A Google search that contains the words “overdoses” and “lockdown” will produce pages of headlines on the record numbers of deaths caused by drug overdoses during the COVID-19 pandemic in the United States and Canada. 81,000 people died of opioid overdoses in the U.S. between June 2020 and June 2021; this was the highest number of opioid deaths of any year in the country, and 20% more than the previous year. In Canada, a study conducted by The Science Table found that the rates of deaths from opioid overdoses increased by 60% in Ontario between the start of the pandemic in March 2020, and the time of their report in September 2021.
Increases were larger for people living in poverty or homelessness, individuals in jail, and BIPOC communities. As the newest COVID-19 variant, Omicron, is spreading and leading to many states and provinces choosing to re-enact lockdown measures, these numbers, and the people at risk of opioid overdoses, need to be considered when considering new public health measures.
The Centers for Disease Control and Prevention (CDC) in the U.S. has put out some recommendations to states in responding to the opioid crisis. One is ensuring that services remain available for individuals at risk of overdose during lockdowns. This is often seen in offering virtual appointments and support groups. Another recommendation is to increase the availability of naloxone, which can be used to reverse an opioid overdose, and to increase education on how to avoid overdosing, and how to use naloxone when needed.
Other recommendations from the CDC include intervening earlier with those at risk of overdose and improving the detection of outbreaks to assist in faster and more efficient responses. In Canada, some significant steps taken have included increasing the number of Substance Use and Addictions Programs, an Emergency Treatment Fund to increase access to treatment, increasing supervised consumption sites, and increased education and awareness of opioids and how to respond to an overdose. In December 2021, Canada introduced Bill C-5, which is a proposal to remove mandatory minimum penalties for drug offences and to require police and prosecutors to attempt to use diversion, such as offering treatment programs instead of charges, for acts such as drug possession. If the bill passes, it could be an important step for increasing access to treatment, responding to drug possession, and using programs aimed at helping rather than punishing the crime.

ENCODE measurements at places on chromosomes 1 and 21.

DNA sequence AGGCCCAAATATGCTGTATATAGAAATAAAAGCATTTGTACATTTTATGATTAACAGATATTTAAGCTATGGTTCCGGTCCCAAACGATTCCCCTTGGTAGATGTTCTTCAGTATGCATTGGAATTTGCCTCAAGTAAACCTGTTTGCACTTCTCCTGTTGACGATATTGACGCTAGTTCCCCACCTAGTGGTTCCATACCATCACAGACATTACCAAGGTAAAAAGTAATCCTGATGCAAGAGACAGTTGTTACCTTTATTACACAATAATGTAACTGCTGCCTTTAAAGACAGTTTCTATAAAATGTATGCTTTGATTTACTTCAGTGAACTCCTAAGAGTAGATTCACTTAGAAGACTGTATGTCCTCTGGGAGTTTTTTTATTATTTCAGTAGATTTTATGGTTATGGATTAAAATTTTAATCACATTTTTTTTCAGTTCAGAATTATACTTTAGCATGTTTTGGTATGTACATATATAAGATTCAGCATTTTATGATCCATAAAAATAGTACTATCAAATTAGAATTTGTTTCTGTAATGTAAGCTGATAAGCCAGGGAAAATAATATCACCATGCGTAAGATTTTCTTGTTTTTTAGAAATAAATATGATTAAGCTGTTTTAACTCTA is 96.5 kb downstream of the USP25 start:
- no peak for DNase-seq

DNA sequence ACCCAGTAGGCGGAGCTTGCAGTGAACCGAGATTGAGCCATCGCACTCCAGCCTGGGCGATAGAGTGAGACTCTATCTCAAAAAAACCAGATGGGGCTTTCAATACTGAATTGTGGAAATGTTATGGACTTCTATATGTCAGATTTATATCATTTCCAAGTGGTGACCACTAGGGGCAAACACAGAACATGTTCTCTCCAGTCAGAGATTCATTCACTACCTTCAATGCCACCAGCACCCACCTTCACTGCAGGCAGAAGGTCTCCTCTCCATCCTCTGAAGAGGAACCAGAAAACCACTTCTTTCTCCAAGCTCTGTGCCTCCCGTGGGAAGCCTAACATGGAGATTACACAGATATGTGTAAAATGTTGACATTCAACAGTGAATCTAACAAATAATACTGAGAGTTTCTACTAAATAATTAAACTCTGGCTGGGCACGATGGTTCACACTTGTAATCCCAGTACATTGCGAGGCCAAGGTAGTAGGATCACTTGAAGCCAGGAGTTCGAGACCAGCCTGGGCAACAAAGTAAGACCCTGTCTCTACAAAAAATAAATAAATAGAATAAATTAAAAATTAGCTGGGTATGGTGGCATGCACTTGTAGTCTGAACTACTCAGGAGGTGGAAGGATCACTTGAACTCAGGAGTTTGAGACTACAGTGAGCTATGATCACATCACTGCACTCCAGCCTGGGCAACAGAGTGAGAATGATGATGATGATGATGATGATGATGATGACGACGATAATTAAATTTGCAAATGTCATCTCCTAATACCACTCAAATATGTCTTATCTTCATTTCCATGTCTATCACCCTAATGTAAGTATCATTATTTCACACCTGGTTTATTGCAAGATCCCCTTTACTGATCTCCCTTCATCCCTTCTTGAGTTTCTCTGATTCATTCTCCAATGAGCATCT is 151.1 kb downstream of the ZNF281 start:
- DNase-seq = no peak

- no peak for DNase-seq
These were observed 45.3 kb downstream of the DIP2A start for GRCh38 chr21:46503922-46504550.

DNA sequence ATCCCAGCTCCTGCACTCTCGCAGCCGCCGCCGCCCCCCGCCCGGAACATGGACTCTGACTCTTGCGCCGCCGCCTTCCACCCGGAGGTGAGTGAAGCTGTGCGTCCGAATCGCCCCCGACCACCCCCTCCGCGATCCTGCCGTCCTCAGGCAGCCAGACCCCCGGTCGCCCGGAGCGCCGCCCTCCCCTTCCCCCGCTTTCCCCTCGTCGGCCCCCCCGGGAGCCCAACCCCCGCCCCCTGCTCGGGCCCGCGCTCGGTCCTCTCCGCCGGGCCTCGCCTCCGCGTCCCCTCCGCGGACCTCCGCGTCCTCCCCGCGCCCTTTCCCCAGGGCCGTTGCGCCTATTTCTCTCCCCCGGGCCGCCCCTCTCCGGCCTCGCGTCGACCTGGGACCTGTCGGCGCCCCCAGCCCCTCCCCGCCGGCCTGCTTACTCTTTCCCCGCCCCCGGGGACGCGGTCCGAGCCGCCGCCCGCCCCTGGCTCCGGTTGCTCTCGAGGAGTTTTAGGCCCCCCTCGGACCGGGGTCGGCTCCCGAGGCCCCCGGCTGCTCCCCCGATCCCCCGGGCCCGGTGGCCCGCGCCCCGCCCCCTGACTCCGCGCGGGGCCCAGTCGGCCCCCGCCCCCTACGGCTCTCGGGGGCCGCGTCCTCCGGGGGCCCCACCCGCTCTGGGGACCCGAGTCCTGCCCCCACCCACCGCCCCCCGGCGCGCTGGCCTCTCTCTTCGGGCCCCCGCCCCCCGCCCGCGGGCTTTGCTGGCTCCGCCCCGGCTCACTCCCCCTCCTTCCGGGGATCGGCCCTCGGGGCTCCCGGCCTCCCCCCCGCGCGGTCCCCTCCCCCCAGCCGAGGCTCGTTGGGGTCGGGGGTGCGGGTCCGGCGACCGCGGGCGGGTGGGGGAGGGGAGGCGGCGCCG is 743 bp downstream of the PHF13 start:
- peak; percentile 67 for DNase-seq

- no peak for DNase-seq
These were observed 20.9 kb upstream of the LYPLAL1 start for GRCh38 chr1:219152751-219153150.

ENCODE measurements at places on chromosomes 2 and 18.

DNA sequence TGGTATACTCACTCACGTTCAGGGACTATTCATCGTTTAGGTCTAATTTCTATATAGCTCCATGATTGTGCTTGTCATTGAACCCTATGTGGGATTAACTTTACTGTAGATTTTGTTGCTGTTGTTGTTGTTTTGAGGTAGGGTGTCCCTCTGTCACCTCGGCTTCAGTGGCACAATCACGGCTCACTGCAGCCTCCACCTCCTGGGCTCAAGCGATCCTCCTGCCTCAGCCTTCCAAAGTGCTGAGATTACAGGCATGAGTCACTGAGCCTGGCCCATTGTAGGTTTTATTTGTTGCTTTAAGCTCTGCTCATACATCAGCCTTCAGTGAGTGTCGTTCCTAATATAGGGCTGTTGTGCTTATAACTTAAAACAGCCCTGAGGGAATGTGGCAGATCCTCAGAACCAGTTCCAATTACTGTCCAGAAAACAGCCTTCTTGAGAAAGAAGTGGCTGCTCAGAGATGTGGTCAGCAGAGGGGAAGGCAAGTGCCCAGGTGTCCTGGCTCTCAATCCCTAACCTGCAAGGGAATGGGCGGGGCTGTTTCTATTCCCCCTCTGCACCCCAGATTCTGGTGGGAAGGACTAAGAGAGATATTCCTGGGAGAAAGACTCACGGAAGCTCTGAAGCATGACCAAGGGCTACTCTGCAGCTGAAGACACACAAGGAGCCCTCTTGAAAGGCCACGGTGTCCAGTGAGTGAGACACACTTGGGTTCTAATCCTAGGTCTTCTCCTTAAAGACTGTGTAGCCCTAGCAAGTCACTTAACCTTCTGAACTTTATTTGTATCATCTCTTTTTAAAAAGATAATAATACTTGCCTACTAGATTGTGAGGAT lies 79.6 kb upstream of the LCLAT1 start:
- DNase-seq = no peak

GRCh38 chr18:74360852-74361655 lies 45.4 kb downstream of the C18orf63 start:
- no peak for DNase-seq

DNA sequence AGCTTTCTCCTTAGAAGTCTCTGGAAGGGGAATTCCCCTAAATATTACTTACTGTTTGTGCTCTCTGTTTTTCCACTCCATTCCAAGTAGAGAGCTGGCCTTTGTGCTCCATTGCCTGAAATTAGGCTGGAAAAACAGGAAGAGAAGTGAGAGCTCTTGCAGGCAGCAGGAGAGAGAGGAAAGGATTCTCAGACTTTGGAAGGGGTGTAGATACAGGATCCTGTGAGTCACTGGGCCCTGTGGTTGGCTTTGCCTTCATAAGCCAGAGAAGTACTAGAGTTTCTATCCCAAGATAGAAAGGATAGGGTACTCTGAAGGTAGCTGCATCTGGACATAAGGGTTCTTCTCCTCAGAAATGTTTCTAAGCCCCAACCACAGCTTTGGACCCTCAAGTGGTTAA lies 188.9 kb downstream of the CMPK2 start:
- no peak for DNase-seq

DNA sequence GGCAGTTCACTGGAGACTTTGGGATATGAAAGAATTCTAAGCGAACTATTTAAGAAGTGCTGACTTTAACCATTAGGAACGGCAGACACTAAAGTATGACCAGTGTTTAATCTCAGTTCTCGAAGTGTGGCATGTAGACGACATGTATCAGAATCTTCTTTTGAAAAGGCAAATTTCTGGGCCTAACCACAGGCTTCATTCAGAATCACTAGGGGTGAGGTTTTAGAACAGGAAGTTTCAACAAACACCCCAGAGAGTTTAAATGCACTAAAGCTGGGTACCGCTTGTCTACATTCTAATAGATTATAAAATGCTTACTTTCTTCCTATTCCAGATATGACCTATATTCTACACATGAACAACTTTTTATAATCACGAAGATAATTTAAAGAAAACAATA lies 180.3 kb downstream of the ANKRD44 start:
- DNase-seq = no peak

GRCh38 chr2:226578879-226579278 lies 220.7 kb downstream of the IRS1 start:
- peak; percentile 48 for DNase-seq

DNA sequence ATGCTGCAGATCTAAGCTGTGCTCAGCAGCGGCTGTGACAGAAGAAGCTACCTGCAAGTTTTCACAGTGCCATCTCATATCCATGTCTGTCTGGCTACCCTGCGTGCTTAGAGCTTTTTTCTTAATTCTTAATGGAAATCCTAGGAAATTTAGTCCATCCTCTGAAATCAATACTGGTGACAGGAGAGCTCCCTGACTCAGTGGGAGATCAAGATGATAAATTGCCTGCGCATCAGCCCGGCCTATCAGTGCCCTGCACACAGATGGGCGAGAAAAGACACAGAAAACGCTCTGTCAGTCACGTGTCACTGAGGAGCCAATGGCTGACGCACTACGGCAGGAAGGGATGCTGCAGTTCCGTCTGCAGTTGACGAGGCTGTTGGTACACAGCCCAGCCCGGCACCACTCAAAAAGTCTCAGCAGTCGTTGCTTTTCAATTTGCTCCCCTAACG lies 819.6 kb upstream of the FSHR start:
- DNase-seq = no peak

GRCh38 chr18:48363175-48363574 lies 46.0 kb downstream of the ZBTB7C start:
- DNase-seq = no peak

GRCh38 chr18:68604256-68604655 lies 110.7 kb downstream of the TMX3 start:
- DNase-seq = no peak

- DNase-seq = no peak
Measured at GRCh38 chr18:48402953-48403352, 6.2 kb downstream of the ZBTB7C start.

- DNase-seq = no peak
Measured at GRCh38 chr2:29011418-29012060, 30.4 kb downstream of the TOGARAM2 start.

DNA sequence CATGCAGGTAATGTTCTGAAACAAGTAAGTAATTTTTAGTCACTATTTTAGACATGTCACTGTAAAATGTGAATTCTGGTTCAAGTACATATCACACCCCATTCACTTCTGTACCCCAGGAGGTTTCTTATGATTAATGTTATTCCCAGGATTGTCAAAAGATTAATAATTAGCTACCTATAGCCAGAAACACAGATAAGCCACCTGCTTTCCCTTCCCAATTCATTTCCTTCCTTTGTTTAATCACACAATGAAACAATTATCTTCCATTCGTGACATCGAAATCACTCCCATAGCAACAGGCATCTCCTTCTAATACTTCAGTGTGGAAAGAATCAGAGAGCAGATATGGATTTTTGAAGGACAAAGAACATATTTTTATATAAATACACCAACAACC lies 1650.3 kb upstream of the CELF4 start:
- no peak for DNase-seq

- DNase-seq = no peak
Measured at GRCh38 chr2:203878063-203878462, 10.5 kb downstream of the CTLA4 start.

The steps being taken by both the CDC and Canadian Government in response to the opioid overdose crisis are important and make some impact. However, the COVID-19 specific responses seem to be limited. COVID-19 has exacerbated the opioid crisis because of several factors. Experts have said that the most significant factor is the result of isolation. Individuals already at risk of opioid overdose are taken away from their social support systems during lockdown measures; this is especially an issue for those without access to phones or the internet.
COVID-19 has made it much more difficult to stay in touch with support groups, and more difficult for many to make appointments for treatment and support. Isolation has also created more privacy, making it easier to abuse substances, and meaning it is more likely there will not be anyone there to help in the event of an accidental overdose. Another issue caused by COVID-19 is that funding has been cut to addiction treatment programs because of a lack of funding caused by the pandemic. It has also become more difficult to access mental health support during the pandemic. Another issue is that many people are scared to seek help because of COVID-19, and will wait longer to seek treatment.